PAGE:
Auto Insurer Not Responsible For $7.7 Million Wrongful Death Judgment
Auto insurance companies are not in the business of paying out claims when they believe the language of the policy supports a denial of coverage. In some situations, the policy language may be ambiguous, in which case a Florida court will normally resolve the ambiguity against the insurance company as the drafter. But when the court finds the language clear and unambiguous, it will not hesitate to enforce the policy against the policyholder.
Appeals Court: Driver’s Regular Access to Stepfather’s Porsche Meant It Did Not Qualify as “Non-Owned Auto”
Consider this recent decision from the Florida Fourth District Court of Appeals, GEICO Indemnity Company v. Walker. This case involved a single-car accident that killed both the driver and his passenger. The passenger’s estate subsequently filed a wrongful death lawsuit against the driver’s estate.
The complicating factor in this case was the car itself–a 1992 Porsche. The owner of the car was the driver’s stepfather. The stepfather had entrusted the car to his stepson 10 years before the accident. The stepson kept the car, had his own set of keys, and was allowed to use the Porsche whenever he wished.
The reason this created a complication was due to the insurance companies. The driver had a policy with GEICO. The Porsche was insured under the stepfather’s policy with Allstate. Both the driver’s estate and the passenger’s estate agreed that the GEICO policy should cover the accident. GEICO disagreed, asserting the Porsche was not a covered vehicle under the driver’s policy.
The two estates eventually settled the wrongful death claim in arbitration for just over $7.7 million. The driver’s estate then assigned its rights under the GEICO policy to the passenger’s estate. The passenger’s estate, in turn, sued GEICO for breach of its duty to indemnify the driver.
The legal dispute centered on language in the driver’s policy that said coverage applied only to an “owned auto” or a “non-owned auto.” Everyone agreed the Porsche was not an “owned auto,” as title always remained with the stepfather. So the question was whether the Porsche qualified as a “non-owned auto.” According to the policy, a non-owned auto included any “private passenger, farm or utility auto or trailer not owned by, furnished or available for regular use of either you or your relative, other than a temporary substitute auto.”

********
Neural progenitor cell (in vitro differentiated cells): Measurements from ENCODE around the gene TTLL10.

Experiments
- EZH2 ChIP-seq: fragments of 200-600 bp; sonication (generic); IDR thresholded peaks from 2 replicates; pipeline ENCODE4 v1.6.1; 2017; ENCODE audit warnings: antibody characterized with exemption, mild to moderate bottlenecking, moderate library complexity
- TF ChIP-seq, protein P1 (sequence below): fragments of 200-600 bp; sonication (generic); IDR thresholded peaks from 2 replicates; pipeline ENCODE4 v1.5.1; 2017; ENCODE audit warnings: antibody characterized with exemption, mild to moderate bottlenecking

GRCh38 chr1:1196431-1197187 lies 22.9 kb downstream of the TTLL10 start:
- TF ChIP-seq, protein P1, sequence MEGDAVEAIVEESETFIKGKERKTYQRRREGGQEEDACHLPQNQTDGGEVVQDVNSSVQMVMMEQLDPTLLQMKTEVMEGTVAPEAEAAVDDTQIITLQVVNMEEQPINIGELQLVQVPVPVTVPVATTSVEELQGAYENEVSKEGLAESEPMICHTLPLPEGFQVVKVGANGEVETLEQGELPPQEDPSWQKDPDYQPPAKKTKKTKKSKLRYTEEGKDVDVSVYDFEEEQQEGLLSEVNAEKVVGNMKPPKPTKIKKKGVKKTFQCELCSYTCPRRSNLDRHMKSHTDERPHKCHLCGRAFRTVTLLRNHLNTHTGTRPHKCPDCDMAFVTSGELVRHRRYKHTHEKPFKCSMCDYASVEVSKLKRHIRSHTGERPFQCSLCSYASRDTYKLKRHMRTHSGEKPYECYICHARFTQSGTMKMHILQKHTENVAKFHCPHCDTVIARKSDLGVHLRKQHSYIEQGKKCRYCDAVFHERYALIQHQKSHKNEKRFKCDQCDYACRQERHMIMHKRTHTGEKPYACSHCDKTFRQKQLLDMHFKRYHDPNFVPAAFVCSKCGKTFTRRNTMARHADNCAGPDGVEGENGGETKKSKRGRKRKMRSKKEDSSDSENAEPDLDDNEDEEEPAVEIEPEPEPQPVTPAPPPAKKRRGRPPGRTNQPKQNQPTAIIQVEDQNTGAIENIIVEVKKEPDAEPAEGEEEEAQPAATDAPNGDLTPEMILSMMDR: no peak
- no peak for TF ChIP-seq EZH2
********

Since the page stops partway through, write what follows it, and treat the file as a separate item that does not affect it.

GEICO argued that given the driver had regular “possession, access to, and freedom to use” the Porsche for 10 years, it could not qualify as a non-owned auto under this definition. Indeed, the purpose of the non-owned auto clause was to provide coverage for temporary vehicles such as rental cars. Nevertheless, the estates maintained that the Porsche was not available for the driver’s “regular use.” Instead, the Porsche was treated as a “collector’s car,” and the driver understood that to be a restriction to only use the vehicle “infrequently.”
The Fourth District did not accept that reasoning. Reversing a trial judge’s earlier ruling on this issue, the appellate court said the stepfather’s own deposition testimony effectively established there were no restrictions on the driver’s use of the Porsche. Even if the stepson understood that he was not supposed to use the vehicle regularly, it was “nevertheless ready for use” at his discretion. Accordingly, the Porsche did not meet the policy definition of a non-owned auto, and GEICO was not liable to pay the wrongful death judgment.
Speak with a Florida Personal Injury Attorney Today
Insurance disputes are not uncommon following a serious auto accident. If you are the victim, or are a deceased victim’s next of kin, it is therefore important to engage an experienced Delray Beach auto accident lawyer as soon as possible in order to protect your legal rights. Contact the Leifer Law Firm today to schedule a free case consultation.